Another German Platoon peeled away from the centre to the right, where a Soviet Platoon looked an easy target. Made hesitant by German fire, and presenting its rear to the Germans, the result seemed certain… but the dice thought otherwise! The Germans reeled back in disgrace, and to add insult to injury the jubilant Soviets were able to rally off some shock.
Back in the centre, Chris was scrambling to stabilise the objective. First, he deployed his reserve Company into the objective, where they ran headfirst into a German Platoon that had rushed forward in the wake of the Nebelwerfer barrage. Steven now had control of one objective sector – just one more and he would win! However, the Soviets, inspired by their comrades on the flank, charged in with bayonets and ejected the Germans from Kristov.
Next, Chris began to swing his right flank in on the Germans. In his rush for the objective, Steven had left his left flank open, and now Chris had two Platoons threatening to roll the Germans up. Being second line, the Soviets were disadvantaged when moving and shooting, reducing their impact, but Steven was still forced to react. He pivoted his MG Platoon, which had until now been peppering the objective, to the left. This succeeded in suppressing one Soviet Platoon, with casualties, but would it be enough?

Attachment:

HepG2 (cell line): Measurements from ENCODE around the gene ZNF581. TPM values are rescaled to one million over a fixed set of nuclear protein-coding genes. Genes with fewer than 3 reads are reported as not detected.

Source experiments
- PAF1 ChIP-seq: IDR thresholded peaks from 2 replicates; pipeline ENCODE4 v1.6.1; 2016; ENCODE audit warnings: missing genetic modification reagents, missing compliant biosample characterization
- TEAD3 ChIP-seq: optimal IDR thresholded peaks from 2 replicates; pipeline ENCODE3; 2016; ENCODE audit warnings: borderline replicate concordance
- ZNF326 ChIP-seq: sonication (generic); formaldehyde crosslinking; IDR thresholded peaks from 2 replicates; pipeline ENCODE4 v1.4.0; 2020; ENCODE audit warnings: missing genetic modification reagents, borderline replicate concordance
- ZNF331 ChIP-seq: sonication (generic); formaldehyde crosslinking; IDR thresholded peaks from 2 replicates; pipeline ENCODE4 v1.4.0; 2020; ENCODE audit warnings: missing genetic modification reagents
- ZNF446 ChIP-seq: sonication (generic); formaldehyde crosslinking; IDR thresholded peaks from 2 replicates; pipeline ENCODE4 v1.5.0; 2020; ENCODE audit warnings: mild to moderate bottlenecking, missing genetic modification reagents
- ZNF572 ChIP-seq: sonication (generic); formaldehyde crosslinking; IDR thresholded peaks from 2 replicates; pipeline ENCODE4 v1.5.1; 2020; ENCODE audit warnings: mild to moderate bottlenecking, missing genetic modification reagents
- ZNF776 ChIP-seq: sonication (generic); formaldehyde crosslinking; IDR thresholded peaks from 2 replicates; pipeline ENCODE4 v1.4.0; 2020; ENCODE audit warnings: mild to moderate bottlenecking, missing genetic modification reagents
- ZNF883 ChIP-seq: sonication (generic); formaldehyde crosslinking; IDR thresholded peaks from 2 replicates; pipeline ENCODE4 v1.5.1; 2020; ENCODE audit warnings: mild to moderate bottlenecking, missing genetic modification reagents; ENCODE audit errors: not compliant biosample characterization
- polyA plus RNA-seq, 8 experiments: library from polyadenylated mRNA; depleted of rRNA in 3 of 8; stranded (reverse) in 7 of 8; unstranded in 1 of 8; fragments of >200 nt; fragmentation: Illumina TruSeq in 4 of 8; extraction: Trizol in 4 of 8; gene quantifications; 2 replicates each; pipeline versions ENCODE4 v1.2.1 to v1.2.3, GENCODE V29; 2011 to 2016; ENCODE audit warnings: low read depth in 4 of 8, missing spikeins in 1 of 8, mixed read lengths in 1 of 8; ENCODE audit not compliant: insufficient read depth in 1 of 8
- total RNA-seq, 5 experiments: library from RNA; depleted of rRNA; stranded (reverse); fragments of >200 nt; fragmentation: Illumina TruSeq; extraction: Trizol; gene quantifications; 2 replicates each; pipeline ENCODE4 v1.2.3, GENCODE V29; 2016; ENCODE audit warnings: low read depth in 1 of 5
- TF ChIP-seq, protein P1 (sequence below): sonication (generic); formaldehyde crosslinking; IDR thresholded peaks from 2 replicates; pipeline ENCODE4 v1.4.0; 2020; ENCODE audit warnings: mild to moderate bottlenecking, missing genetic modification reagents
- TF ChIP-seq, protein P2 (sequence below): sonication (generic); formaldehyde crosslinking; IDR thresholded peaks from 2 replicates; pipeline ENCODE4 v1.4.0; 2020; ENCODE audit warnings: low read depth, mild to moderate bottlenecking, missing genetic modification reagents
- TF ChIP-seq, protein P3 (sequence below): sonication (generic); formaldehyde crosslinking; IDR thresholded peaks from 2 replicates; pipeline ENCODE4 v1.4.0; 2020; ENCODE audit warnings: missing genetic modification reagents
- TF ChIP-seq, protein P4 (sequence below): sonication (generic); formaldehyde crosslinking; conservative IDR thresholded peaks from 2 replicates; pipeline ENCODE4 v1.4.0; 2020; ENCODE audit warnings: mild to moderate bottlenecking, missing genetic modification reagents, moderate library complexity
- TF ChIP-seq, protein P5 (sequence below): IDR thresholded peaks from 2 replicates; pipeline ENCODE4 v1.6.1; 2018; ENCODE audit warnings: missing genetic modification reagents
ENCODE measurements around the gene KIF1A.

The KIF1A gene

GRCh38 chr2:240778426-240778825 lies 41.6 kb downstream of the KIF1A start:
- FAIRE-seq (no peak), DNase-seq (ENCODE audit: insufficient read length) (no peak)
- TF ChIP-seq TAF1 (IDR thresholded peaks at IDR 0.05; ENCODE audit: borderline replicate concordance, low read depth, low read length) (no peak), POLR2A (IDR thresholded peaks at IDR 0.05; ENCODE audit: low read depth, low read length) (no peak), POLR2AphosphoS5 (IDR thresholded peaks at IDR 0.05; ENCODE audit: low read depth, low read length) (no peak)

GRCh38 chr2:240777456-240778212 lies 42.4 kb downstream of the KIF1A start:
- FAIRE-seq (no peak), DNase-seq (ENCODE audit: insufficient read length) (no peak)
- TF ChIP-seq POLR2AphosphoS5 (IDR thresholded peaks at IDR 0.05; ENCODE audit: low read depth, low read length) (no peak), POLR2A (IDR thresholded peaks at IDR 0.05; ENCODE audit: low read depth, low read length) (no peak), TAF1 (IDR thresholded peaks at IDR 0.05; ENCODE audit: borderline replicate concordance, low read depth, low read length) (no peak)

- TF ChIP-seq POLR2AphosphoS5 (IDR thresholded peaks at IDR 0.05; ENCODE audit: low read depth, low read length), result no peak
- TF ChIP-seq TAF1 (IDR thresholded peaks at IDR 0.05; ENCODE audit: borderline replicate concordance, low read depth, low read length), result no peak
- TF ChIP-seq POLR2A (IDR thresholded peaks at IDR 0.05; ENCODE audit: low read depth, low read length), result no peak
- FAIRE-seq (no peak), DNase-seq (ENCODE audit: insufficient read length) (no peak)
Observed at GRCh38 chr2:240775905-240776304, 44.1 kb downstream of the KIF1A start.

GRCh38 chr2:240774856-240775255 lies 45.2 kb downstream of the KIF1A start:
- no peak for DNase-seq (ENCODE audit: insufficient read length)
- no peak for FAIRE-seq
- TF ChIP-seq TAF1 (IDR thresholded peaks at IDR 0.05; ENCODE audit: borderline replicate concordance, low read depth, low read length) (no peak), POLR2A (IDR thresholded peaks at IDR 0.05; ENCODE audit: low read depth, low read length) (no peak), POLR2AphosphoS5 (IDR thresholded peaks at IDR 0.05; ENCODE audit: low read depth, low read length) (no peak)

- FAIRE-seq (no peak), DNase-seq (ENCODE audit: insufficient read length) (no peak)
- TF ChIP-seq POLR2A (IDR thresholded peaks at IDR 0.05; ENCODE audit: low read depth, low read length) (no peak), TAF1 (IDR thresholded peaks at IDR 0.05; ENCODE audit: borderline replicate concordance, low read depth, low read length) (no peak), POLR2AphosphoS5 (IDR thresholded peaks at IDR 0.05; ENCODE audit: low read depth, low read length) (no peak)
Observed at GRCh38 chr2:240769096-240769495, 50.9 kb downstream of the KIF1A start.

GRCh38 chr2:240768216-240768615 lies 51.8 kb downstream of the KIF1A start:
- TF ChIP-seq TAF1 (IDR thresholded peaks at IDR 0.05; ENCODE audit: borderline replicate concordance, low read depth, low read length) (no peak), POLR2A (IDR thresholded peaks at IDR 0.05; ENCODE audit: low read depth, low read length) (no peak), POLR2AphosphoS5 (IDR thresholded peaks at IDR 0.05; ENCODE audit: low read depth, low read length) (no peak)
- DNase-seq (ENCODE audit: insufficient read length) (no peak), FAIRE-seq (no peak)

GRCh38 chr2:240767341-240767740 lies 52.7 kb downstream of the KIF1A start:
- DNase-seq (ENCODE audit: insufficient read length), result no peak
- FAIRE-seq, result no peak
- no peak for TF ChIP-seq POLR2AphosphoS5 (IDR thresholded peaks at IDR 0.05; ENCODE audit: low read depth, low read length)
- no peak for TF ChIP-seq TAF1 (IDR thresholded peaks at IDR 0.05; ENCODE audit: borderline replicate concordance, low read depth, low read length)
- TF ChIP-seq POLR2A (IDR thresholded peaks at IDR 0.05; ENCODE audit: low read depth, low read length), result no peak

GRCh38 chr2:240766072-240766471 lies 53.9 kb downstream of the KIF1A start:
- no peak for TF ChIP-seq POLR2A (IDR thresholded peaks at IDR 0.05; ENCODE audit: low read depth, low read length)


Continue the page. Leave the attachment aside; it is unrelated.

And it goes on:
The tide turns
In short – no. The Germans were having to fight in two directions, and inevitably took a pounding whenever they left a flank open. Chris now switched from desperate defence into a full counterattack! By launching it simultaneously from the now-secured Kristov and from his right, he was able to find flanks everywhere, and soon Steven’s Company (reduced to Platoon strength; this might have been an opportunity to use the ‘resquadding’ command where shattered Platoons can be combined into a single ad-hoc Platoon), was driven back in disarray. To rub salt into the wounds, the German Company Commander in question went hesitant, further reducing their ability to resist.